Rick Dutrow

Rick Dutrow

Mathea Kelley

Dutrow Hearing Opens in New York

Lawyer claims trainer's due process is being violated.

The opening salvo in a state hearing that could at least end the New York career of trainer Rick Dutrow focused on claims of an appearance of a conflict of interest by New York's top racing industry regulator.

“It’s at best an appearance of impropriety and at worst it’s collusion,’’ Michael Koenig, Dutrow’s lawyer, said May 31 after the first day of a hearing by the New York State Racing and Wagering Board deciding if the trainer’s license should be revoked after what regulators say has been a pattern of racing law violations over the years.

Koenig, repeating claims he made in the hearing, claimed that John Sabini, the racing board chairman, is one of the board members of the Racing Commissioners International, whose president, Ed Martin, first called on Sabini to revoke Dutrow’s license in New York.

Dutrow, whose fiery ways earned him both friends and opponents in the industry, was originally slapped with a 90-day suspension after officials found the painkiller butorphanol in a urine sample from Fastus Cactus, who finished last Nov. 20 in the third race at Aqueduct, and a subsequent discovery of hypodermic needles in a Dutrow barn. Dutrow has denied any knowledge or involvement in any alleged violations.

Koenig claims Dutrow’s due process is being violated on two fronts. First, he said, Dutrow is being “punished because he exercised his right’’ to appeal the 90-day suspension. After the appeal was made, Koenig said, the board said it was moving to revoke Dutrow’s license to operate in New York. Koenig called the board’s revocation move “punitive.’’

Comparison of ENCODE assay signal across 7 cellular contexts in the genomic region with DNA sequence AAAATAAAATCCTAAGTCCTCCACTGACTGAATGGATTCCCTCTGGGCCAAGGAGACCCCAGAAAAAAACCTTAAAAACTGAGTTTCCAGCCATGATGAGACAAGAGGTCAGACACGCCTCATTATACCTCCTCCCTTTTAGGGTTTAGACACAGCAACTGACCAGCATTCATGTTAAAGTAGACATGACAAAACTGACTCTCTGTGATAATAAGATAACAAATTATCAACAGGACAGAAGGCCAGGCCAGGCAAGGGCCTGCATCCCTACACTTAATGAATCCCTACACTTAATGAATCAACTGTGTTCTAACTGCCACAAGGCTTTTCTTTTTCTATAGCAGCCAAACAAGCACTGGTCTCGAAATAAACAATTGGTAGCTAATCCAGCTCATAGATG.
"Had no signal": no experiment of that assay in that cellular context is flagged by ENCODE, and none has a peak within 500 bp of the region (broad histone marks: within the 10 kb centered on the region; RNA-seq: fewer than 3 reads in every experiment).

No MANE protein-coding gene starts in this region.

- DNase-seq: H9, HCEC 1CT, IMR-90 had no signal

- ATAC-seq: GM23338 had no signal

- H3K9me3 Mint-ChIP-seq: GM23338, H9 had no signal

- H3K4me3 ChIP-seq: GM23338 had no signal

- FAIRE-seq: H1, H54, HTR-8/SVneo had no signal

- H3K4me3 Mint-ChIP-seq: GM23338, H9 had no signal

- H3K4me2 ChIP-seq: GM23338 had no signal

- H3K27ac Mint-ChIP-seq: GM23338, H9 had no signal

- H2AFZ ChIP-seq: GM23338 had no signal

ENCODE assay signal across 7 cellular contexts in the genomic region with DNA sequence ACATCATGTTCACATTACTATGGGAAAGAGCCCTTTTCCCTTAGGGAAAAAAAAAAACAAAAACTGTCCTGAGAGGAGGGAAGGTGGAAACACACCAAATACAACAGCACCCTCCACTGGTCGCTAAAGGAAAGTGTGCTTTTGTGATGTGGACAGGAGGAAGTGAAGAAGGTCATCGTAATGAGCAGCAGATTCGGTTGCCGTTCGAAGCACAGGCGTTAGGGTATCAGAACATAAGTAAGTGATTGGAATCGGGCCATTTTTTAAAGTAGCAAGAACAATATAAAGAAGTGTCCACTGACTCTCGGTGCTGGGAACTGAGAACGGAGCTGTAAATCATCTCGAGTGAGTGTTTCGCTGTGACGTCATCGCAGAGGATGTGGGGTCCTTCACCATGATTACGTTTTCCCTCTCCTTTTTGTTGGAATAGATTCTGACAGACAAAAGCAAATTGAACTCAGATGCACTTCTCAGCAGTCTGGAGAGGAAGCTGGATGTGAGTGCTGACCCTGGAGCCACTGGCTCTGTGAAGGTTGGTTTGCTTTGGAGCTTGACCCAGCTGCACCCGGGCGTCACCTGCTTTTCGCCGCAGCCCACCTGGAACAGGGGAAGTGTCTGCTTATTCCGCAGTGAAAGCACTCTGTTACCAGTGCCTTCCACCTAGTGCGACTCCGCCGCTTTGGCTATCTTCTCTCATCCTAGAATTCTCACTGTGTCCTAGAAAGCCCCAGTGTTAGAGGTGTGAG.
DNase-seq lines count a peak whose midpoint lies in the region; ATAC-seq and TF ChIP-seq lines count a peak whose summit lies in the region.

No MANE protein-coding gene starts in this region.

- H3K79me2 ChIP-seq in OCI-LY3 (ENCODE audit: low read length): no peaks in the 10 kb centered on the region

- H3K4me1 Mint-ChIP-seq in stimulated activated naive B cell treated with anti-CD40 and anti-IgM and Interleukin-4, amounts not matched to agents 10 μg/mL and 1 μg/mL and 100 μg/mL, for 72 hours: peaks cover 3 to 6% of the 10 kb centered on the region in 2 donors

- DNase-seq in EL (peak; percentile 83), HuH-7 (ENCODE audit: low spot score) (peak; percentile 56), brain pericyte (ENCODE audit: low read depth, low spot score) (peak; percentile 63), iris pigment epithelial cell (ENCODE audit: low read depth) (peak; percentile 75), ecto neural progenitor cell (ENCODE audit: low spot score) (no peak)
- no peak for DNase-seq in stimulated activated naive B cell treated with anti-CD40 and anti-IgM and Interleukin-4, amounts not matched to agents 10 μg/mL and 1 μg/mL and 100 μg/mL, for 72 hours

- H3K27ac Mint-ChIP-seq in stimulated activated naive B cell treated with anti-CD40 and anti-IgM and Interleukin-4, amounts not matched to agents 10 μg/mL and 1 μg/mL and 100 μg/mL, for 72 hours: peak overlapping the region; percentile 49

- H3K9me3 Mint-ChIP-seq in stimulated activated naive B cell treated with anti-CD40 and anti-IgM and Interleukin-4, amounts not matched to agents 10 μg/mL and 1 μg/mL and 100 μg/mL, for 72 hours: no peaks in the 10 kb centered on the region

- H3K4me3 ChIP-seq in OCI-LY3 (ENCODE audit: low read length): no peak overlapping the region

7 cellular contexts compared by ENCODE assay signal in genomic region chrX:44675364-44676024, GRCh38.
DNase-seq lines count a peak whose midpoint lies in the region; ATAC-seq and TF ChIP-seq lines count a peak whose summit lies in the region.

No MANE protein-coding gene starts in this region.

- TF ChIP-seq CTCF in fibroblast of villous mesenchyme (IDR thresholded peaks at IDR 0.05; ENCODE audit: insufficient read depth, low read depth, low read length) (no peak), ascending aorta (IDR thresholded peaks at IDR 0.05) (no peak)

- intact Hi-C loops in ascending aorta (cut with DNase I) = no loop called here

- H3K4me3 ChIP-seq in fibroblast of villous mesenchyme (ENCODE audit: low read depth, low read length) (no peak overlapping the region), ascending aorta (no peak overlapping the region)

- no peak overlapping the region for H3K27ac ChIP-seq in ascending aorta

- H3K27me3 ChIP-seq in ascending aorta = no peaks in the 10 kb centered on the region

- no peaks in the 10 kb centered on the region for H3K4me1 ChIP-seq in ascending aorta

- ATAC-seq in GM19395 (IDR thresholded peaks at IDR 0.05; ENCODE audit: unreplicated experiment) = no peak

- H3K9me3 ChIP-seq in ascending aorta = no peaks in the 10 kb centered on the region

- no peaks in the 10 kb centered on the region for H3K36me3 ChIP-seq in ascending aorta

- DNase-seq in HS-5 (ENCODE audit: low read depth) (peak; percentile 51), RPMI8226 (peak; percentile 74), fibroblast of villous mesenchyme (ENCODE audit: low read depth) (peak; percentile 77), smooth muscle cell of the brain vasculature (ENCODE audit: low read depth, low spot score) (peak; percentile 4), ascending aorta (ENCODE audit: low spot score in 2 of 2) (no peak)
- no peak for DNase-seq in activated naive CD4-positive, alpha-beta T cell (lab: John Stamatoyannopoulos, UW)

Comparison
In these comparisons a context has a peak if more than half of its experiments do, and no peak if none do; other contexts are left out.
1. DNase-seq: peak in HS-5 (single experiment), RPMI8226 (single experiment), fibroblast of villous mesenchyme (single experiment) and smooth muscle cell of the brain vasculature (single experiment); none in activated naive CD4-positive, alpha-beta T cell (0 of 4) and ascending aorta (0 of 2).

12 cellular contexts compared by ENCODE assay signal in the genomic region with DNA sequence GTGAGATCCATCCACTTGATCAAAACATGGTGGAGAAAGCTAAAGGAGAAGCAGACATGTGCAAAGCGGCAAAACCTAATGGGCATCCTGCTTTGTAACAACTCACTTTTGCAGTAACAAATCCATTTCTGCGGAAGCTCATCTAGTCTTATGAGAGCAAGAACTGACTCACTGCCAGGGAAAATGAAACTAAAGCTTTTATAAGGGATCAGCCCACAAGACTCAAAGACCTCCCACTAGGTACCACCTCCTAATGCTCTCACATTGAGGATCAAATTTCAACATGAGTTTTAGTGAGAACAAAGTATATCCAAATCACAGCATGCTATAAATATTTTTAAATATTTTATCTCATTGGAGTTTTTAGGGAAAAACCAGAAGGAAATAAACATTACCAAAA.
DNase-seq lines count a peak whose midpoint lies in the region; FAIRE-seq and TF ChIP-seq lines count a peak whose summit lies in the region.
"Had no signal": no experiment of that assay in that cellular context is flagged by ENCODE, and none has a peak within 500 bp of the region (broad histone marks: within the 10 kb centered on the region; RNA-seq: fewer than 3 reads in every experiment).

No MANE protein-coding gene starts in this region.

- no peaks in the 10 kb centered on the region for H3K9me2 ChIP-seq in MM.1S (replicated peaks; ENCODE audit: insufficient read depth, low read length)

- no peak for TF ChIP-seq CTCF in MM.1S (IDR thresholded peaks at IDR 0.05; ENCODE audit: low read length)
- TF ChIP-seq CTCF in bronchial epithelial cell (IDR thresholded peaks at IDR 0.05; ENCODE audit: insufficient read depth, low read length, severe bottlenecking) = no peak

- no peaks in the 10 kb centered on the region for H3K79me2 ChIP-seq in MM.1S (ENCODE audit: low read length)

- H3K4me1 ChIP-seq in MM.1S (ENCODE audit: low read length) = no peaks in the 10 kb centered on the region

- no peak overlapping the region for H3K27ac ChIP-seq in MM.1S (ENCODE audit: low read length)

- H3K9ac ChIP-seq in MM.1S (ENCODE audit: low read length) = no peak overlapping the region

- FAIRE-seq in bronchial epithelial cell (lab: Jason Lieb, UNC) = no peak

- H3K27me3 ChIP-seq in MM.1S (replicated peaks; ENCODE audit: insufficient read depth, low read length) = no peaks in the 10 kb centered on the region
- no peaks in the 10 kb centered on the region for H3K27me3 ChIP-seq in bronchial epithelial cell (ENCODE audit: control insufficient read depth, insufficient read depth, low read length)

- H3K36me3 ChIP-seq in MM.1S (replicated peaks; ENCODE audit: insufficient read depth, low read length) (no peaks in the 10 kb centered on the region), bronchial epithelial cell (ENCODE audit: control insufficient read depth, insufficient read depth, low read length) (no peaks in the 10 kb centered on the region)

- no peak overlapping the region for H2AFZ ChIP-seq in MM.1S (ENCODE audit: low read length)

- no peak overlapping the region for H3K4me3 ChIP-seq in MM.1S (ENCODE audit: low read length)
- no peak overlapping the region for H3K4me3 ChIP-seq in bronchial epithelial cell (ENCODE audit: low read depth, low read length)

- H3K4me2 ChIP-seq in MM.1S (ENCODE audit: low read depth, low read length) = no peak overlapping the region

Secondly, Dutrow’s lawyer said there also may be an “improper link’’ between Sabini and Martin. A day after Dutrow’s suspension order was announced in February, Martin wrote the racing board in New York to press it to revoke Dutrow’s license, arguing that the latest case against the trainer was part of a long pattern of abuses involving more than 62 rules’ problems since 1979.

The racing board then upped the case against Dutrow to a full-blow revocation proceeding, arguing that his conduct has been “improper, obnoxious, unbecoming, and detrimental to the best interests of racing.”

Sources say papers were served May 31 on Sabini to seek his testimony in the Dutrow hearing. Koenig declined to say if he would seek Sabini’s testimony.

No decision is expected this week in the matter. A hearing officer is considering the charges and will recommend a final decision by the board headed by Sabini. A final decision could be up to a couple months away, officials say.

A racing board spokesman declined comment on claims made by Dutrow’s lawyer.

Dutrow’s lawyer is seeking to have the revocation order tossed out so the focus can be put on the two charges involving the 90 days’ worth of suspension.

In an interview, Koenig said he does not see how Sabini can end up being called upon to decide Dutrow’s fate given the ties he has with Martin, who is also a former executive director of the New York racing board.

The second day of the hearing, set for June 1, has been postponed a day and the case is expected to be wrapped up June 3 when Dutrow will present a number of character witnesses. Sources said Joe Torre, the former manager of the New York Yankees and Los Angeles Dodgers, may submit video testimony on Dutrow’s behalf; Torre is a partial owner of a horse trained by Dutrow.